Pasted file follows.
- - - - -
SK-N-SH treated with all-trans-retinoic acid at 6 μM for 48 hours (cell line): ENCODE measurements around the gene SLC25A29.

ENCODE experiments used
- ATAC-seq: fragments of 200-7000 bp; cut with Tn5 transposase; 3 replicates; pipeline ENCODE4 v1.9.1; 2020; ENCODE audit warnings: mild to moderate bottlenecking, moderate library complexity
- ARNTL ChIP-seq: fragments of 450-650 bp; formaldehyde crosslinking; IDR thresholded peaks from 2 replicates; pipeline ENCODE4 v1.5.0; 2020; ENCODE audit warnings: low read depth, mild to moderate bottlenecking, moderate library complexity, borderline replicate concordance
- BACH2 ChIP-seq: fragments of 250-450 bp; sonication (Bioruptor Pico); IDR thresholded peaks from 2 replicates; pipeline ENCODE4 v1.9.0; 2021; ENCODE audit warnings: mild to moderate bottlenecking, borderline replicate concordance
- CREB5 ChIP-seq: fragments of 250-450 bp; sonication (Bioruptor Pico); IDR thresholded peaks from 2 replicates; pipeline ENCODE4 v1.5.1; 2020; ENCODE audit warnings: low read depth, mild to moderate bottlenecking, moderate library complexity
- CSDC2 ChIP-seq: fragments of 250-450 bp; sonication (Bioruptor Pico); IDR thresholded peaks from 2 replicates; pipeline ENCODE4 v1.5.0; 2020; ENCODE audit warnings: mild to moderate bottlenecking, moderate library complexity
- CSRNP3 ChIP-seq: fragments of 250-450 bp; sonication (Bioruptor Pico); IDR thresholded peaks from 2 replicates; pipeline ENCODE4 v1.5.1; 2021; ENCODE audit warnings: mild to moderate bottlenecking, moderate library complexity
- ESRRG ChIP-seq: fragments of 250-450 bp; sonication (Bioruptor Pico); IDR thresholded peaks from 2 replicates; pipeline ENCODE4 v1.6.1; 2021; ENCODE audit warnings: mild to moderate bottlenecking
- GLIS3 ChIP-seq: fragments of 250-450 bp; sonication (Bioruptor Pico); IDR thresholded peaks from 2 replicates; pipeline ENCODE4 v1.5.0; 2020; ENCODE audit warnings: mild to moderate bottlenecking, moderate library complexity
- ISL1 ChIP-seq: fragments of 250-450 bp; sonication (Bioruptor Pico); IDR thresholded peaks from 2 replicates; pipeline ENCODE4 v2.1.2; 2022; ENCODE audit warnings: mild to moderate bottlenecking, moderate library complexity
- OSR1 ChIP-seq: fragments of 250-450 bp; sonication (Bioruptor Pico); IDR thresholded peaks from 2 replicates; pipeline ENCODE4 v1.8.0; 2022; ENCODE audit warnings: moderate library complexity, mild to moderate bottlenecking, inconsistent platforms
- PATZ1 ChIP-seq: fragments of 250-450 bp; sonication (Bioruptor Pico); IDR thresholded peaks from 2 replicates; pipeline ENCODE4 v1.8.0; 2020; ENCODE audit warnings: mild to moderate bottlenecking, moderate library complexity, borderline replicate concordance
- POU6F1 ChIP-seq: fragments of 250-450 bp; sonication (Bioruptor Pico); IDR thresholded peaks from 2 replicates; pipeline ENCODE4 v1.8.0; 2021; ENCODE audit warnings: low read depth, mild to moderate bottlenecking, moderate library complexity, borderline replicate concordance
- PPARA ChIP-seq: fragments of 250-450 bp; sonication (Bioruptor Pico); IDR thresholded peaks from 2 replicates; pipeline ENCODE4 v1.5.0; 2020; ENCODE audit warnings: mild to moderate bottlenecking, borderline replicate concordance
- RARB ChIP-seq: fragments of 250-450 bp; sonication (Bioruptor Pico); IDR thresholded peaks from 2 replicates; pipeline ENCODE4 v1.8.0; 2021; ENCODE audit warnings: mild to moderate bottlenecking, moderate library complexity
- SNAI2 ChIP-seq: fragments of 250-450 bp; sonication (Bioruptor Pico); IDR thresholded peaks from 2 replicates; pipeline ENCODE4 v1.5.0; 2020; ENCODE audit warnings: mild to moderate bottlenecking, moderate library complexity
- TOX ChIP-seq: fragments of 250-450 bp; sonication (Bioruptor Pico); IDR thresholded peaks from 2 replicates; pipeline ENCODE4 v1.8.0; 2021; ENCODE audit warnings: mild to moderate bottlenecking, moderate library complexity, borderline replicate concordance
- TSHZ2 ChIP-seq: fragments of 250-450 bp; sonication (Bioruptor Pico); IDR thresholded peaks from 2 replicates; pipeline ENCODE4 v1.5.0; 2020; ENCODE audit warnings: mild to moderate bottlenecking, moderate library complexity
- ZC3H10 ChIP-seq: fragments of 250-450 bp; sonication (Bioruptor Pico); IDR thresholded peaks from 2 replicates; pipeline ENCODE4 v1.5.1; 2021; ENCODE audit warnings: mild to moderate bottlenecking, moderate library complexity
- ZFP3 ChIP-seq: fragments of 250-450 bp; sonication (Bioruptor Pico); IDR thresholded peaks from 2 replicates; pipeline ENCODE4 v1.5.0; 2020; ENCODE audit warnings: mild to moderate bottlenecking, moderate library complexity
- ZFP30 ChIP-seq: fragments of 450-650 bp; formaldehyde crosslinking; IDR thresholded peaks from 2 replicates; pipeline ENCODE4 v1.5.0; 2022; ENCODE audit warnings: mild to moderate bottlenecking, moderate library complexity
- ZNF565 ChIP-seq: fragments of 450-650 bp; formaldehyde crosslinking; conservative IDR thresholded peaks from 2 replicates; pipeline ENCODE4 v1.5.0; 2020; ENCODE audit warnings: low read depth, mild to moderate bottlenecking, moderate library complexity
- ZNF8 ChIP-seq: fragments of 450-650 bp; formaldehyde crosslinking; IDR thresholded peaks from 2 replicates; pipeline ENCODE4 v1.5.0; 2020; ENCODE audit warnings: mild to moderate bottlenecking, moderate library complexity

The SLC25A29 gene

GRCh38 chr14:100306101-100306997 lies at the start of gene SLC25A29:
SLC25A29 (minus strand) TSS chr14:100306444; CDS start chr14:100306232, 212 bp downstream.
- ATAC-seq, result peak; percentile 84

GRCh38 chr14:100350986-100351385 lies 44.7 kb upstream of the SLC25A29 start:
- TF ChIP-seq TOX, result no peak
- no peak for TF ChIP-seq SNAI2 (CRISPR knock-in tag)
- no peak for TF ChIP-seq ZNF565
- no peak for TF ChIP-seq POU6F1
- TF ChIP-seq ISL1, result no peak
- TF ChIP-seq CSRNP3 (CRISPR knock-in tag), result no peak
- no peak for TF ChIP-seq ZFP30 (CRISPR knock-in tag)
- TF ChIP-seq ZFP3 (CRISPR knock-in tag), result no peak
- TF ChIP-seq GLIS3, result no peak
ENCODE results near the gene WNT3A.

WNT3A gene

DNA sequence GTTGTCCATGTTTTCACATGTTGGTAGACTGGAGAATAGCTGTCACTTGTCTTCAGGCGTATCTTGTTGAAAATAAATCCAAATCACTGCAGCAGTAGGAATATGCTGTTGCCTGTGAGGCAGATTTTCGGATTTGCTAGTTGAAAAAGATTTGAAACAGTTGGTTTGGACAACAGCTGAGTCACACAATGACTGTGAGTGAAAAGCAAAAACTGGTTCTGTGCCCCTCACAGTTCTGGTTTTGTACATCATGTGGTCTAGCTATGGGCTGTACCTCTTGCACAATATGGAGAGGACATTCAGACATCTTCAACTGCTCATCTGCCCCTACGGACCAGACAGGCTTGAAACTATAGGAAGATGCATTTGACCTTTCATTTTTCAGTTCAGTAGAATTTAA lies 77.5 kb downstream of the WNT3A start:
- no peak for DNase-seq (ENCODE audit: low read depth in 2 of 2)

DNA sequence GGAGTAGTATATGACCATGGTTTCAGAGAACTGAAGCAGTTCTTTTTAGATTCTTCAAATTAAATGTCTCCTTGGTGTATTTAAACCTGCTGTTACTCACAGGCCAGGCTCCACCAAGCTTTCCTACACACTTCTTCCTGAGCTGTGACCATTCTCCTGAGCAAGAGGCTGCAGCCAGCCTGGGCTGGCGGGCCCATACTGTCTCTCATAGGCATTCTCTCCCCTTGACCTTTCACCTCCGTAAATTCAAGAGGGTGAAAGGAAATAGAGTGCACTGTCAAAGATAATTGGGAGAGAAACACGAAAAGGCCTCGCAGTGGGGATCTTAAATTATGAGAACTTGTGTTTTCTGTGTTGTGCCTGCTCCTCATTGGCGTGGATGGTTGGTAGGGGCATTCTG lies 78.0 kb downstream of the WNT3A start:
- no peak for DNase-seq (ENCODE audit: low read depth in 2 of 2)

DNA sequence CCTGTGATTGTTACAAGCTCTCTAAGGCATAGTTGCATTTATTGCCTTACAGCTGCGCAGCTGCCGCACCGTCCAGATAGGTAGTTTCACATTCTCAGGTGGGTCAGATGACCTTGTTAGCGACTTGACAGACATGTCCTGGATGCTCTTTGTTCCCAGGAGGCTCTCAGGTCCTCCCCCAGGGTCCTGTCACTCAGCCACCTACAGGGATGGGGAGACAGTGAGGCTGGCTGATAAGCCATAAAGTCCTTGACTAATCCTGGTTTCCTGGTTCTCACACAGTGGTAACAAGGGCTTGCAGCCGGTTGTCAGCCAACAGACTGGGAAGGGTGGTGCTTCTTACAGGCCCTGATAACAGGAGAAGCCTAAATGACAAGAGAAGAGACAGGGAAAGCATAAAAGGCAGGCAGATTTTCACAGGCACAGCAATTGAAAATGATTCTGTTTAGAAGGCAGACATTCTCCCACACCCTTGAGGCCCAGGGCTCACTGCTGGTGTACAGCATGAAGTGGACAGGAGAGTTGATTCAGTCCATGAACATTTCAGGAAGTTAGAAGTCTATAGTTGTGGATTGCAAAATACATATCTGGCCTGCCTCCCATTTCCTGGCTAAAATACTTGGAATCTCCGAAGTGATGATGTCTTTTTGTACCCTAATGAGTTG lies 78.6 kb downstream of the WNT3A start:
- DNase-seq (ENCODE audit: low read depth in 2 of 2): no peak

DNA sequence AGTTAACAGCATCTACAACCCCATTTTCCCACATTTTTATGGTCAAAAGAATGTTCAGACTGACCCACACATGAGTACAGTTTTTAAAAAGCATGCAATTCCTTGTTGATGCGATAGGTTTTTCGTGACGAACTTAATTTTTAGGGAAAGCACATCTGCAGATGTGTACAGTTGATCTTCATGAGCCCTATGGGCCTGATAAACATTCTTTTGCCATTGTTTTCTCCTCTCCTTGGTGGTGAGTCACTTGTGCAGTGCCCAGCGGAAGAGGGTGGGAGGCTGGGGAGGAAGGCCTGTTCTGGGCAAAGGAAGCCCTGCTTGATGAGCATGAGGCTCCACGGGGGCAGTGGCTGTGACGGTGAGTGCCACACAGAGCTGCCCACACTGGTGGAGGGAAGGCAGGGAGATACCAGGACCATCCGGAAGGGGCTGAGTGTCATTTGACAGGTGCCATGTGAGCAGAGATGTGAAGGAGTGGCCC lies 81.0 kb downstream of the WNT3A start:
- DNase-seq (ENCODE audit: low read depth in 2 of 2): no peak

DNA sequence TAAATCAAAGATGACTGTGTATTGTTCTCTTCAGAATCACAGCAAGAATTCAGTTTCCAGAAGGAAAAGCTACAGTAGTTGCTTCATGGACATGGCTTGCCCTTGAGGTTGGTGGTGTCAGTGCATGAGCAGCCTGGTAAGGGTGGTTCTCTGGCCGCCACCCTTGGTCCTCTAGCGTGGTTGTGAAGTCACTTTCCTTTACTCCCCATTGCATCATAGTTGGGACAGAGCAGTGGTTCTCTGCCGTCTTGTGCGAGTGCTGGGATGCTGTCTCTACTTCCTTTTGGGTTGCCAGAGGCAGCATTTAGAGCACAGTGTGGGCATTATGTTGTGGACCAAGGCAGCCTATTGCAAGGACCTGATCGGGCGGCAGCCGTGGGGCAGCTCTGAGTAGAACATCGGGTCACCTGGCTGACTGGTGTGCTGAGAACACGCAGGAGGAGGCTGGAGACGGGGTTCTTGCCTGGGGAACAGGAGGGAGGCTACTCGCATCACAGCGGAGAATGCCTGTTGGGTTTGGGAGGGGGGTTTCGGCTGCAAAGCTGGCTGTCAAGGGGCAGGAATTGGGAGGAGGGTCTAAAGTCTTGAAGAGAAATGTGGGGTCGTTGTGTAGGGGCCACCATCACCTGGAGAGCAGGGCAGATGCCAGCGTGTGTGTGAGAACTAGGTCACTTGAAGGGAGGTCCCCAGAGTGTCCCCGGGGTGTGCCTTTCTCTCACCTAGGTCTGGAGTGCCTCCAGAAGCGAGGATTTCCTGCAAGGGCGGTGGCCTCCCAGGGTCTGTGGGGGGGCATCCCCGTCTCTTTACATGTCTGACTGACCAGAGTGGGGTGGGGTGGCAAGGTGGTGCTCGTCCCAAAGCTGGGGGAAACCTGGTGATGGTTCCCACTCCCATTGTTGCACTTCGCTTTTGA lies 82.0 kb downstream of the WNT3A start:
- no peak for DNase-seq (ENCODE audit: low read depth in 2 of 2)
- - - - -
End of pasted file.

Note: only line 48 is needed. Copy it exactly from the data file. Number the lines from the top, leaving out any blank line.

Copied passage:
- DNase-seq (ENCODE audit: low read depth in 2 of 2): no peak